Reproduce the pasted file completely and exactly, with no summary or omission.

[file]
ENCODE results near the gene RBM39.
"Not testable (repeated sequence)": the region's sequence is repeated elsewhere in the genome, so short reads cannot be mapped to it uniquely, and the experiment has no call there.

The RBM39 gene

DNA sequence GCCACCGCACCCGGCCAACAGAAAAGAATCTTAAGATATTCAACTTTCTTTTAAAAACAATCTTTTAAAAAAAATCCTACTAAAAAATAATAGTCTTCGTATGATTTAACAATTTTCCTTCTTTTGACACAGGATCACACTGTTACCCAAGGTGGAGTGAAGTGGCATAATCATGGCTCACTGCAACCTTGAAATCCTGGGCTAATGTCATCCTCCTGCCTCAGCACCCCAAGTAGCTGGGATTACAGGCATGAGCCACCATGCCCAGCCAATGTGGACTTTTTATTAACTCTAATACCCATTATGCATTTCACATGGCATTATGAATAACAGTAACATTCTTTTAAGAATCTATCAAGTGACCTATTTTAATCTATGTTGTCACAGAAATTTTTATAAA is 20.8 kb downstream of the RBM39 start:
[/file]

ENCODE results near the gene RBM39.
"Not testable (repeated sequence)": the region's sequence is repeated elsewhere in the genome, so short reads cannot be mapped to it uniquely, and the experiment has no call there.

The RBM39 gene

DNA sequence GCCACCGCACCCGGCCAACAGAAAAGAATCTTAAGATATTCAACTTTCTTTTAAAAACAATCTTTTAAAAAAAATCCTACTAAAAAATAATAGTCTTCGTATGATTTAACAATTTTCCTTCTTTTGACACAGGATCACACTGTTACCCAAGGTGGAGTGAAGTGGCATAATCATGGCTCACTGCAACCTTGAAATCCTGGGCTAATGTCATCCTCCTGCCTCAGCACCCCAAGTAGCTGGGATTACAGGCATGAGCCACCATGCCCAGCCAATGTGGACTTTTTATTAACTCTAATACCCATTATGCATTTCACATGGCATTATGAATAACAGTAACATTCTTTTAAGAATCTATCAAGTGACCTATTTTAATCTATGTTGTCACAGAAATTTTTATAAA is 20.8 kb downstream of the RBM39 start: